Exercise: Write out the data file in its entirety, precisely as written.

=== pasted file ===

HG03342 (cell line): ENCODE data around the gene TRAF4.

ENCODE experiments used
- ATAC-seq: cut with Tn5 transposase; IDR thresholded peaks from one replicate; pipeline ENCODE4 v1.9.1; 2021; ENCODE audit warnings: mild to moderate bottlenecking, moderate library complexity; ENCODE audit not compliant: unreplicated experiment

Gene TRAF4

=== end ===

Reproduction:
HG03342 (cell line): ENCODE data around the gene TRAF4.

ENCODE experiments used
- ATAC-seq: cut with Tn5 transposase; IDR thresholded peaks from one replicate; pipeline ENCODE4 v1.9.1; 2021; ENCODE audit warnings: mild to moderate bottlenecking, moderate library complexity; ENCODE audit not compliant: unreplicated experiment

Gene TRAF4